A Golden Anniversary

1970 Final Four men’s basketball team reunites to celebrate historic feat

By Tiffany Acosta

The most successful team in Aggie men’s basketball history returned to Las Cruces to celebrate the 50th anniversary of its momentous achievement. All nine living players from the 1969-70 Final Four team and two assistant coaches gathered for a reunion in February 2020. 

John Burgess, Jimmy Collins, Charlie Criss, Rudy Franco, Lonnie Lefevre, Tom McCarthy, Roy Neal, Chito Reyes and Jeff Smith, along with assistant coaches Rob Evans and Keith Colson, were honored at halftime of the Feb. 15, 2020 game. Head coach Lou Henson was unable to attend. Team members who have passed away include Milton Horne, Eddie Huff, Sam Lacey and Bill Moore.

“To see all the guys again, it’s really a heartfelt thing to be here,” says Criss ’70. “The reunion is great because I haven’t seen some of these guys in years and years, and to know they are still around, and a couple of our guys have gone, but you think about that and understand what life is all about. Basketball is like life, things go around and you have to deal with it.

“We were a close knit bunch, and we knew we had a chance to do something that was going to be spectacular,” Criss says.

The team finished with a 27-3 record and set the standard for Aggie basketball. Playing in a new facility, the Pan American Center that opened in November 1968, the Amazin’ Aggies made a run in the NCAA Tournament before falling to eventual National Champion UCLA, 93-77, in the national semifinal game.

“We figured we could beat them,” Criss says. “I think if Sam (Lacey) didn’t get hurt we had a good shot to beat them because we were only down seven at half. We had some momentum going into the locker room but Sam was hurt and we got down a little bit about that.”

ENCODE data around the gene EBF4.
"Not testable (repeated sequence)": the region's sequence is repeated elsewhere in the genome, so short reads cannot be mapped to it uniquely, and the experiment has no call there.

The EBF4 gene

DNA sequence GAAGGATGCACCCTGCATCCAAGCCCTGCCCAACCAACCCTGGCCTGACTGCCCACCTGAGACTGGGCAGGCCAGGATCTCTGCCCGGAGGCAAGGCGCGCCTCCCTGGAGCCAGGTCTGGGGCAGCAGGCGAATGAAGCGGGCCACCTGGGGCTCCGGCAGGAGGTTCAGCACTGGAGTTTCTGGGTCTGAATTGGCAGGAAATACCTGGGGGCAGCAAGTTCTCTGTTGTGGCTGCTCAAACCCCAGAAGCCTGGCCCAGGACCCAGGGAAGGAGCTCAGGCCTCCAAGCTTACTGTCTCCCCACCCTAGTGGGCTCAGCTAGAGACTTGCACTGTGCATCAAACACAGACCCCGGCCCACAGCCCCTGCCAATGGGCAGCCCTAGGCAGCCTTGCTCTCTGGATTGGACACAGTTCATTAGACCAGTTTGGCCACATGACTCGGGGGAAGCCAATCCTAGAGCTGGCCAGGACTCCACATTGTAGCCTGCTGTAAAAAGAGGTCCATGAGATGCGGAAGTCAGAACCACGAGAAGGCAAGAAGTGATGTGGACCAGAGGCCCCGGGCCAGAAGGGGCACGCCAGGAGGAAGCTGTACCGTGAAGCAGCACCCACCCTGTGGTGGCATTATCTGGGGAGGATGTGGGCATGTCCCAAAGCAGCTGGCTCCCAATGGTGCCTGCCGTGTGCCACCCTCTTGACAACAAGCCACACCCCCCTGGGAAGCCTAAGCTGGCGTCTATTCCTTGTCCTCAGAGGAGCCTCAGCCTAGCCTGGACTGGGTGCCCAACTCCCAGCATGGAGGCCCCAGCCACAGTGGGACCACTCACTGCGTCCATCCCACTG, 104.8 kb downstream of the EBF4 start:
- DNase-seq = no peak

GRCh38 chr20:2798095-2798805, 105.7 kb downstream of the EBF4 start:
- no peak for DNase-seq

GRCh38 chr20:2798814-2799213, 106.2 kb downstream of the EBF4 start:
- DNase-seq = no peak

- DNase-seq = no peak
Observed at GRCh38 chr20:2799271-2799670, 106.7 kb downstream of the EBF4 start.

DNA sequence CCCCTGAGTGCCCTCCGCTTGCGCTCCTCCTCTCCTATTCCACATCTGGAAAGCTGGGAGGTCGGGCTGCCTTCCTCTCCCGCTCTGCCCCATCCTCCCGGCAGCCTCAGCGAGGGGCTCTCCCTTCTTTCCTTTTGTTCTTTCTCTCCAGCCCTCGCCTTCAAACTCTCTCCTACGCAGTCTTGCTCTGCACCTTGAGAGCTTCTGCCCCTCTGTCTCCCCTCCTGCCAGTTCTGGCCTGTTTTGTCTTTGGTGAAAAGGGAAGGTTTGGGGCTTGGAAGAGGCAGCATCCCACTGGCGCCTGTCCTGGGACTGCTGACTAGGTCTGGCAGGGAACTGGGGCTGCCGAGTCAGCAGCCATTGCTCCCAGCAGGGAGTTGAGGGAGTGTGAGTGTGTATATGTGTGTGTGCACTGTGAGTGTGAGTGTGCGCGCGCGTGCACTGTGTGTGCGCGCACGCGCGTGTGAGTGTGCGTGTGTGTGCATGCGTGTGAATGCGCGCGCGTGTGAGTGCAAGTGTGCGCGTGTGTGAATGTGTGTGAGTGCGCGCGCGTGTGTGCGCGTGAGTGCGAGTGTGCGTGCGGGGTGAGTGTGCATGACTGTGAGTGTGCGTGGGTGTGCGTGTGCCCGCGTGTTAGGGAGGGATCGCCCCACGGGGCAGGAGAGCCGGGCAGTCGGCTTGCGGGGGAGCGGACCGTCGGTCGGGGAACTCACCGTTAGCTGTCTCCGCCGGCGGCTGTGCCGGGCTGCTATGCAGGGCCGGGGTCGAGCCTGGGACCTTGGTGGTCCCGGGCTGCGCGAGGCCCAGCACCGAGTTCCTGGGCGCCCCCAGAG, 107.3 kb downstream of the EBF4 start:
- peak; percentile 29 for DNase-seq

In the third-place game, NMSU beat St. Bonaventure, 79-73. Collins, Criss and Lacey went on to NBA careers.

“To see the guys, it’s kind of hard to imagine what we did,” says Reyes ’71. “It goes to show what kind of bond we had. All of us fought hard for each other. We had to be close. We weren’t going to lose that’s the way we looked at it.”

For fans who didn’t get to see the Amazin’ Aggies play, Reyes describes the team as “we had a little bit of everything. We had some excellent, excellent defensive ball players. We had a lot of good shooters. The main thing was we all played together, and we had a good game plan. We knew what we had to do, and if we didn’t do it coach Henson would sit us. We all had a game plan and we all stuck to it and supported each other.”

A Yonkers, New York, native, Criss says attending NMSU gave him the opportunity to not only experience the other side of the country but to meet different people.

“I had only been in New York and hadn’t gone anywhere else,” he says. “Being out here was a shock to me, but I knew when we started playing basketball and started practicing it would get better and it did.”

Criss’ NBA career included stints with the Atlanta Hawks, San Diego Clippers and Milwaukee Bucks.

Reyes says his time at NMSU gave him the confidence that resulted in representing Mexico in the 1976 Olympics.

“It prepared me to travel all over the world,” Reyes says. “It seemed to me everywhere I went I was mentally, physically and emotionally prepared for any kind of tournament no matter where I was.”

All nine living players from the 1969-70 Final Four team (from left) Charlie Criss, John Burgess, Roy Neal, Lonnie Lefevre, Jeff Smith, Chito Reyes, Rudy Franco, Jimmy Collins and Tom McCarthy, along with assistant coaches (seated) Keith Colson and Rob Evans, gathered for a reunion in February 2020.